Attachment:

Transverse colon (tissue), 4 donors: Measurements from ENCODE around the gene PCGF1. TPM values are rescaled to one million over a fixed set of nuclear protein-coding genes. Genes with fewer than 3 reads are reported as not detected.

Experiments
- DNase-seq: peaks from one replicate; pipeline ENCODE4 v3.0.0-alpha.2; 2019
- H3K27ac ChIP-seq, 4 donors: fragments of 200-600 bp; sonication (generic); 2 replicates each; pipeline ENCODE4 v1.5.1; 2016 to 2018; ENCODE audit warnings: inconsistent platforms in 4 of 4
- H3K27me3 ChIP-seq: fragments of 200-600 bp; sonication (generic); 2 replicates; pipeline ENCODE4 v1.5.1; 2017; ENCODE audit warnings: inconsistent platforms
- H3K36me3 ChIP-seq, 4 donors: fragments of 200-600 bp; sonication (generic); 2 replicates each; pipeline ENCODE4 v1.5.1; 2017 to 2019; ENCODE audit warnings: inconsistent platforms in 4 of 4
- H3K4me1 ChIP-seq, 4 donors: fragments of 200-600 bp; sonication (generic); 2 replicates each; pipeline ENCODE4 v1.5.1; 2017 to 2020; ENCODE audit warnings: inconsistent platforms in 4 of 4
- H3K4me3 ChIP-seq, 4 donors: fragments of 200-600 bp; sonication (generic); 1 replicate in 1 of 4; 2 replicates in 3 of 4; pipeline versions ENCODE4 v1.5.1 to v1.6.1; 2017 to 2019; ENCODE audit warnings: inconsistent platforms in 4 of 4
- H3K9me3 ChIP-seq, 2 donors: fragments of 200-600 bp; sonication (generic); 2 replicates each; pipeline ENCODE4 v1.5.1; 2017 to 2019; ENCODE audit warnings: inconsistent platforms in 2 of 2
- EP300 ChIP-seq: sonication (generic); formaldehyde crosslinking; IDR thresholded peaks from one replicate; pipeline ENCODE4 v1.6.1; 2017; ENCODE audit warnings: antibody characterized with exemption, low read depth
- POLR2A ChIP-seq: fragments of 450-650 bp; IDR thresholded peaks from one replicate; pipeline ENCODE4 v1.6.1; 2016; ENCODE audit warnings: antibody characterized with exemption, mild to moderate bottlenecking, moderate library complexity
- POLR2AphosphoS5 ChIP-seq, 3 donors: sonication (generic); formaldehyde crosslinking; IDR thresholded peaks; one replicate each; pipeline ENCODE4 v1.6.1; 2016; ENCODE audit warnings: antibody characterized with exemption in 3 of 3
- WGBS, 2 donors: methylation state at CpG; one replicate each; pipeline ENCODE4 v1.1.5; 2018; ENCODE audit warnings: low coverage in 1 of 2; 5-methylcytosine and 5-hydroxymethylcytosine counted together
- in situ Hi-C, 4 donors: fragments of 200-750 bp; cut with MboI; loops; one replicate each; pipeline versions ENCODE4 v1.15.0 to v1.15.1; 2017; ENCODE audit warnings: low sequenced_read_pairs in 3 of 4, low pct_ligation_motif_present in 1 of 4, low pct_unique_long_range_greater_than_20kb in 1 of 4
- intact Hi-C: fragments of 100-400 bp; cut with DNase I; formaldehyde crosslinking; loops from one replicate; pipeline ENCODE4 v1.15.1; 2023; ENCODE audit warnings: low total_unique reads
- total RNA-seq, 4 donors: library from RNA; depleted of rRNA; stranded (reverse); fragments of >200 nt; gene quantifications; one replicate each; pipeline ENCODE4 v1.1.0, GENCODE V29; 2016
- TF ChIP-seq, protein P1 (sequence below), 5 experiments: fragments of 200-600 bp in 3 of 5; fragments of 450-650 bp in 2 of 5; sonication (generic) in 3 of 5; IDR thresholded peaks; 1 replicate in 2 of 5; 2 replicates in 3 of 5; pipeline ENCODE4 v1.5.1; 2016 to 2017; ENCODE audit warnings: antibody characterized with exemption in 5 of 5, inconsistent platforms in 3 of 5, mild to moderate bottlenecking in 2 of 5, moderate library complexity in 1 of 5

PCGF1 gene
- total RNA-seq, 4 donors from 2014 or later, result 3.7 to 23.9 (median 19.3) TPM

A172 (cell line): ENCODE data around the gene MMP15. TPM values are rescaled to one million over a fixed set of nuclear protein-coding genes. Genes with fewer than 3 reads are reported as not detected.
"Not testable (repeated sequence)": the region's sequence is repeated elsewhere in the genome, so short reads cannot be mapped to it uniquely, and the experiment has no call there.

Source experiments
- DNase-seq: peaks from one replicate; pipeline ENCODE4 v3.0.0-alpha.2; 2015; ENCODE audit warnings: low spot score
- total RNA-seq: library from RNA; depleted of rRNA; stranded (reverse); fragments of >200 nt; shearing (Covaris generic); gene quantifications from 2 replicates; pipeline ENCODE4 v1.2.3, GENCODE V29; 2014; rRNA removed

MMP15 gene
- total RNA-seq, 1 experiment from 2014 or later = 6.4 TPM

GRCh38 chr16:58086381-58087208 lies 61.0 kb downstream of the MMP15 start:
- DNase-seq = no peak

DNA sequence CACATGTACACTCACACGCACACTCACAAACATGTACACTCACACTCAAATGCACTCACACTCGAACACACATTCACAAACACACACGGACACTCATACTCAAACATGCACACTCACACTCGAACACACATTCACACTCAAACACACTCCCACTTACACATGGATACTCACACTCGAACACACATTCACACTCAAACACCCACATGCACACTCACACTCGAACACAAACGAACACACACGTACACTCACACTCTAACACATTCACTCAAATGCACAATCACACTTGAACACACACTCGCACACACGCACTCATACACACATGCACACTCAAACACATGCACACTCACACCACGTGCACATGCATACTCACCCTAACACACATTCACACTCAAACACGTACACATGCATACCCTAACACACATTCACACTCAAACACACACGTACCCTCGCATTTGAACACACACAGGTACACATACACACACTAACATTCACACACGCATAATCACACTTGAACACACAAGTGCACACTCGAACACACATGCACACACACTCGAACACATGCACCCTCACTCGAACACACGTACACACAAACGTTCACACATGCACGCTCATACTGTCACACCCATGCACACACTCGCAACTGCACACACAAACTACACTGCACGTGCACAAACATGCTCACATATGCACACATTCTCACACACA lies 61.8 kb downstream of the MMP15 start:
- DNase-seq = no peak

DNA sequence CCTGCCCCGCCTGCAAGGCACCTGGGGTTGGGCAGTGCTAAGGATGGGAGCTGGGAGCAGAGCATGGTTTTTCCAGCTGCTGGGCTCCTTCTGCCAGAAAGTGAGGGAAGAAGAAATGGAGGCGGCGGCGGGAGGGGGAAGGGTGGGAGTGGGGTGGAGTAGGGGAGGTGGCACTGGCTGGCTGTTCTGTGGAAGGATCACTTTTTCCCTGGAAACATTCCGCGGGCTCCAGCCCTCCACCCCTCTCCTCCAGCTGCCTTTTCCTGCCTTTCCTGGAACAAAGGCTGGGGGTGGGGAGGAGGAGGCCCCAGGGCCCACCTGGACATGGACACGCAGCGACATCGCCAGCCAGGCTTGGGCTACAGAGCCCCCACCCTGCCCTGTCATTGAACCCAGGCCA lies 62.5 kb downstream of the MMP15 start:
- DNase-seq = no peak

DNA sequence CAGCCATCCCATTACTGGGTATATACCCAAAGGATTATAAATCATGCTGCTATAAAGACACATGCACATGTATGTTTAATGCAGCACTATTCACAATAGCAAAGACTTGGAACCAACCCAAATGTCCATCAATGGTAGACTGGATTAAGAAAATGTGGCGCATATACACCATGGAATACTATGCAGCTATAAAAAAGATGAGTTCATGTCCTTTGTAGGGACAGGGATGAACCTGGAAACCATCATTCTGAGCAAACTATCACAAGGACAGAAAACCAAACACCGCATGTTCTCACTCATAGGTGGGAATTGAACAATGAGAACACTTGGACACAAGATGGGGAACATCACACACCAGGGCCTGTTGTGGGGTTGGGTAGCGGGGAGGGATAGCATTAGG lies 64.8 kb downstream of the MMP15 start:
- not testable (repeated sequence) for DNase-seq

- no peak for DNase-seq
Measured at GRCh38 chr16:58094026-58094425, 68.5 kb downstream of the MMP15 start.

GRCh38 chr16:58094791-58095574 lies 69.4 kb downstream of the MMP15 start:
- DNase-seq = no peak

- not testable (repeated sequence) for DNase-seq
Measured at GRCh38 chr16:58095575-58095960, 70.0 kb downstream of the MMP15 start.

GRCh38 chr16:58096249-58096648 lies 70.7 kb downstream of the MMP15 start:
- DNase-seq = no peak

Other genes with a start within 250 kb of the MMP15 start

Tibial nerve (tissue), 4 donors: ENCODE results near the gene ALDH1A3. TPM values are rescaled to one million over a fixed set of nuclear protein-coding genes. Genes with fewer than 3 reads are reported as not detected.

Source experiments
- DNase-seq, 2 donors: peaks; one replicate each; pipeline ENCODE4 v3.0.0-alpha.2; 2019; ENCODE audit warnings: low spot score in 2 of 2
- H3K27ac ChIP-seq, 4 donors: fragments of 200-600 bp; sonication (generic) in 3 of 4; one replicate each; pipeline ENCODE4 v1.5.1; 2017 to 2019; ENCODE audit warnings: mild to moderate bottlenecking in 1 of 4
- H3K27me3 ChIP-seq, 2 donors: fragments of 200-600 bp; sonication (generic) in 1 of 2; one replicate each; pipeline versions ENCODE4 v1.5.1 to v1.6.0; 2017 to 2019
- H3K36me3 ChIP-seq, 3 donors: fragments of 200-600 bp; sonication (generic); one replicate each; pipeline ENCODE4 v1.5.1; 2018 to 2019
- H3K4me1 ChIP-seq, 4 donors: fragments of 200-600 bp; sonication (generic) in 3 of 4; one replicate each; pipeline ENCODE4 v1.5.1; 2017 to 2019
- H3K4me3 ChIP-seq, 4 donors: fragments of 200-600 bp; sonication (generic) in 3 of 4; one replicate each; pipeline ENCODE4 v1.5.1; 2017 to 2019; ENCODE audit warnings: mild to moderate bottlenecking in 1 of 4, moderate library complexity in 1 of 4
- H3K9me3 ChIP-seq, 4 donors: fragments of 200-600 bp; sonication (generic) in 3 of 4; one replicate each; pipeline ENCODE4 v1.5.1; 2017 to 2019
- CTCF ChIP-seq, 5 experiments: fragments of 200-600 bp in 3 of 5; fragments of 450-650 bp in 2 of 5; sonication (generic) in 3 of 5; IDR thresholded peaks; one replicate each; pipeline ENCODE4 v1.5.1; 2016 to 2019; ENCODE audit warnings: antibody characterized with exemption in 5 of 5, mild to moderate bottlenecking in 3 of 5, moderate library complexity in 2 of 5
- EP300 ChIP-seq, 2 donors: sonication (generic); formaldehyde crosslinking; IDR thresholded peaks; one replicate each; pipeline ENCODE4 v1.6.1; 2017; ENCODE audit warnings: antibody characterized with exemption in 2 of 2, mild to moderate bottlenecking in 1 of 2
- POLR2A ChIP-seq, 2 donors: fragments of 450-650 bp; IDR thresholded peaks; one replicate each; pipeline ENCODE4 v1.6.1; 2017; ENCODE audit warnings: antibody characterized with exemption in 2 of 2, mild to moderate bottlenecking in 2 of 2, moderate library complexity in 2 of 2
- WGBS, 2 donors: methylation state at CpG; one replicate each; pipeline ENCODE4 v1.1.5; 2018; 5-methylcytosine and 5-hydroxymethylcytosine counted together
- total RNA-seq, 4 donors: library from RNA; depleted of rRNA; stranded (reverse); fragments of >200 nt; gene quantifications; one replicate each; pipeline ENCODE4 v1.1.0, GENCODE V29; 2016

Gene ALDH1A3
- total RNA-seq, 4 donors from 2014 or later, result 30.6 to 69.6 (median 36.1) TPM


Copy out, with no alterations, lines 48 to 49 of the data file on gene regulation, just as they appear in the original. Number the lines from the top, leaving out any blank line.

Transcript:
- H3K27me3 ChIP-seq, 2 donors: fragments of 200-600 bp; sonication (generic) in 1 of 2; one replicate each; pipeline versions ENCODE4 v1.5.1 to v1.6.0; 2017 to 2019
- H3K36me3 ChIP-seq, 3 donors: fragments of 200-600 bp; sonication (generic); one replicate each; pipeline ENCODE4 v1.5.1; 2018 to 2019